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N2 - The obligate pollinators of figs, species-specific agaonid wasps, benefit figs only by transporting pollen between trees; larvae are seed predators. But given the high risk of mortality in flight between trees, adult wasps should prefer to pollinate and oviposit within inflorescences (syconia) at the same tree at which they developed. Flowering within individuals is tightly synchronous in most species, while different trees flower out of phase with each other, suggesting that fig phenology has evolved to assure outcrossing. However, some fig species show distinct within-tree flowering asynchrony. It has been suggested that such asynchrony is an adaptation by which figs in seasonal environments can reduce pollinator mortality, by permitting wasps to persist on individual trees at times when flight would be impossible. The authors have rejected the validity of this Seasonality Hypothesis for Ficus aurea near its northern range limit. Crops of individual trees were most, not least synchronous during the coldest, driest months of two years. Maximum asynchrony occurred in seasons that were probably most favourable for wasp transit between trees, but temporal overlap of the phenological stages that permit wasps to remain on their natal trees was always very rare, implying that consecutive cohorts of developing syconia may be spaced in time to limit this occurrence. -from Authors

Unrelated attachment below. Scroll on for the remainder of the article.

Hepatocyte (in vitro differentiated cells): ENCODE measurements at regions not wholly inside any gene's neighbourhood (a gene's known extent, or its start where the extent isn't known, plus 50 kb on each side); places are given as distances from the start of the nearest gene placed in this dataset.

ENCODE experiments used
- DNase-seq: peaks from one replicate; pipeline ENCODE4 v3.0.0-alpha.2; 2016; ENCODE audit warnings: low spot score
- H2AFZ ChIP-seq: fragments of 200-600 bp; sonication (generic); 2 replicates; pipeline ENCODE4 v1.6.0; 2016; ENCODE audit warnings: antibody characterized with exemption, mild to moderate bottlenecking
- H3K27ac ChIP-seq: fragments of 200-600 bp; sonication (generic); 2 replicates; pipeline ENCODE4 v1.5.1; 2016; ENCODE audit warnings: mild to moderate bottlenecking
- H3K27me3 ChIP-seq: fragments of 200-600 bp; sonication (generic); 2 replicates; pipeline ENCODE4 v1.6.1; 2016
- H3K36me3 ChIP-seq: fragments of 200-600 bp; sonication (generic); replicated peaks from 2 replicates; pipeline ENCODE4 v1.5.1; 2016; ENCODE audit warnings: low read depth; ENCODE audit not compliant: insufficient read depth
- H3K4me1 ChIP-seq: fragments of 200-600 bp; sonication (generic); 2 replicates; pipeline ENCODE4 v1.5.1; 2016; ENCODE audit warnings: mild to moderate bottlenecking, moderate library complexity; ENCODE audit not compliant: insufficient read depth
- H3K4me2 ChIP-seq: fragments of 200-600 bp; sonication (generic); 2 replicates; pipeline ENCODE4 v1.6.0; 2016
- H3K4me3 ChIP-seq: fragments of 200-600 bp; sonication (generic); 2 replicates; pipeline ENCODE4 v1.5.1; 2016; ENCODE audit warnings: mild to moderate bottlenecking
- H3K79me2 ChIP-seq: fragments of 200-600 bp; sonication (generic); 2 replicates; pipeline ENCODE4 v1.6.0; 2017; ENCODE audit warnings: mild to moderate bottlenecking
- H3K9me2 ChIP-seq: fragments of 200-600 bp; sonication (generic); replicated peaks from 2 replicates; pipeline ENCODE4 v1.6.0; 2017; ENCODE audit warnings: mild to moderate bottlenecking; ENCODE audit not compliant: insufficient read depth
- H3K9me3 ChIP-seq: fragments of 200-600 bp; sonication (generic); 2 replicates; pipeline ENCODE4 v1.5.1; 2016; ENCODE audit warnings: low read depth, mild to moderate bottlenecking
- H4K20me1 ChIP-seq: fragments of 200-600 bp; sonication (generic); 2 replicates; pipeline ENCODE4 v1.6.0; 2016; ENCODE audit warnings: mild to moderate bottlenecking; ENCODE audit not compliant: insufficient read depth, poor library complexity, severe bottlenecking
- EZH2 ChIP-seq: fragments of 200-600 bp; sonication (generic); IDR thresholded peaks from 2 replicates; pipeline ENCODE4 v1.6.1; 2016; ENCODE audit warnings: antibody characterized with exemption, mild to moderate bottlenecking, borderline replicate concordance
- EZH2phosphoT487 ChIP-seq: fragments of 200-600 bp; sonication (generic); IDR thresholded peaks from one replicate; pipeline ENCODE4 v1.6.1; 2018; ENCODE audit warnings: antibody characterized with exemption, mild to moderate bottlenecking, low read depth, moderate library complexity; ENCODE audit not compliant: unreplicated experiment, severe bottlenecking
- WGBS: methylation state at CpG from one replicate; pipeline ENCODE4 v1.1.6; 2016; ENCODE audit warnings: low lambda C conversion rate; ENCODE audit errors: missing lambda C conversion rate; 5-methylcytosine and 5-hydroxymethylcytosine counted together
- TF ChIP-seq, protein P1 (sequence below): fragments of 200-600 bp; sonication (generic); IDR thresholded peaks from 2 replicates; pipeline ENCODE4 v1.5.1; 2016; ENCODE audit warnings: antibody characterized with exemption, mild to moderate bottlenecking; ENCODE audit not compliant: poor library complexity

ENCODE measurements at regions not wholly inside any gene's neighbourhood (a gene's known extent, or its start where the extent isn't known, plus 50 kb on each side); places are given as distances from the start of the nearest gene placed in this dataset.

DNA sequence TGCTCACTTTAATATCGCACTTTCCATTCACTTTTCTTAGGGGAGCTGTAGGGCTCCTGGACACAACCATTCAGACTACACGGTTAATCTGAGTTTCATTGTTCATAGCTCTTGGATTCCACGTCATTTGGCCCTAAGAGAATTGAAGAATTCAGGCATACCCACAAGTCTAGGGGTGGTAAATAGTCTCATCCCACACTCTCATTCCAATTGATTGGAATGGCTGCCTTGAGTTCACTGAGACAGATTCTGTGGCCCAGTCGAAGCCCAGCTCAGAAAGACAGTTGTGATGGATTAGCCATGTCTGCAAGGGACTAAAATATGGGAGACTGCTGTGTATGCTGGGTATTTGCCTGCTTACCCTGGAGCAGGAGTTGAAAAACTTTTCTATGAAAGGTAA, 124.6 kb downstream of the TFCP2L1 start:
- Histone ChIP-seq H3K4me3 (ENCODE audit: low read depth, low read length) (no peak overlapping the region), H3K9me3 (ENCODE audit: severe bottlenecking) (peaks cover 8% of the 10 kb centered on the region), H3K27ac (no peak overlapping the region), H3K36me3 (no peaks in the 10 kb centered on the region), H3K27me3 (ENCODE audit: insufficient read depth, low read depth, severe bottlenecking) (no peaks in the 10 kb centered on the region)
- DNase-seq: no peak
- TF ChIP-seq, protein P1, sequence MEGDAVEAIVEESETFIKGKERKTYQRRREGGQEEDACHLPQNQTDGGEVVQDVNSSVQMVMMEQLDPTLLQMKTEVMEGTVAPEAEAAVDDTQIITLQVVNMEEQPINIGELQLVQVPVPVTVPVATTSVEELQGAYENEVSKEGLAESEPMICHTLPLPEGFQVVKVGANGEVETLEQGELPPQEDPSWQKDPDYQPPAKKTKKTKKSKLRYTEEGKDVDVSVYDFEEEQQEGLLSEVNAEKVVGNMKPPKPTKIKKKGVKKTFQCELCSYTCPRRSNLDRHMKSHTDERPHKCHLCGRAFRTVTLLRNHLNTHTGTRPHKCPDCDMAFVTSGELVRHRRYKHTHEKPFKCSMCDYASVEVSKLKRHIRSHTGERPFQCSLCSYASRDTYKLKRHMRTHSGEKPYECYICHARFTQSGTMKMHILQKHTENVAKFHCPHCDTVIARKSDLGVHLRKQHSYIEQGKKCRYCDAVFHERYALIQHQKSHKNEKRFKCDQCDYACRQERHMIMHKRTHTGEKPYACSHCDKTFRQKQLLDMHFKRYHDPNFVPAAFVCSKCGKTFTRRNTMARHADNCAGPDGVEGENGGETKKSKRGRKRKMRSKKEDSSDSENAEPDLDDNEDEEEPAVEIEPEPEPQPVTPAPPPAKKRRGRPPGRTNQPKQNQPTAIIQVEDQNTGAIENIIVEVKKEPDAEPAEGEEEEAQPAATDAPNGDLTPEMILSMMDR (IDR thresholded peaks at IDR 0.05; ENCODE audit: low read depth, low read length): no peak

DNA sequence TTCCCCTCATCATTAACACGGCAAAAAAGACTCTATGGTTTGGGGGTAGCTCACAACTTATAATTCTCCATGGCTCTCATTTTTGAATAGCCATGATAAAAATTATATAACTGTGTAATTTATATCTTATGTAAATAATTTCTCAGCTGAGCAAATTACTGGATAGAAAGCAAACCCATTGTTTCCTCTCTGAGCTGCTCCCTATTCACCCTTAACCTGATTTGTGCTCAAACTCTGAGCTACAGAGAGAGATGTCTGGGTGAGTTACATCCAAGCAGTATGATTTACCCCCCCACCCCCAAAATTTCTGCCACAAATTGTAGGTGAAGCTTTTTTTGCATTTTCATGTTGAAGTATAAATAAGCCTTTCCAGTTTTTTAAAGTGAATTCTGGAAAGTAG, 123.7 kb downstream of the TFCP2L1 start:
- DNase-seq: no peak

AB - The obligate pollinators of figs, species-specific agaonid wasps, benefit figs only by transporting pollen between trees; larvae are seed predators. But given the high risk of mortality in flight between trees, adult wasps should prefer to pollinate and oviposit within inflorescences (syconia) at the same tree at which they developed. Flowering within individuals is tightly synchronous in most species, while different trees flower out of phase with each other, suggesting that fig phenology has evolved to assure outcrossing. However, some fig species show distinct within-tree flowering asynchrony. It has been suggested that such asynchrony is an adaptation by which figs in seasonal environments can reduce pollinator mortality, by permitting wasps to persist on individual trees at times when flight would be impossible. The authors have rejected the validity of this Seasonality Hypothesis for Ficus aurea near its northern range limit. Crops of individual trees were most, not least synchronous during the coldest, driest months of two years. Maximum asynchrony occurred in seasons that were probably most favourable for wasp transit between trees, but temporal overlap of the phenological stages that permit wasps to remain on their natal trees was always very rare, implying that consecutive cohorts of developing syconia may be spaced in time to limit this occurrence. -from Authors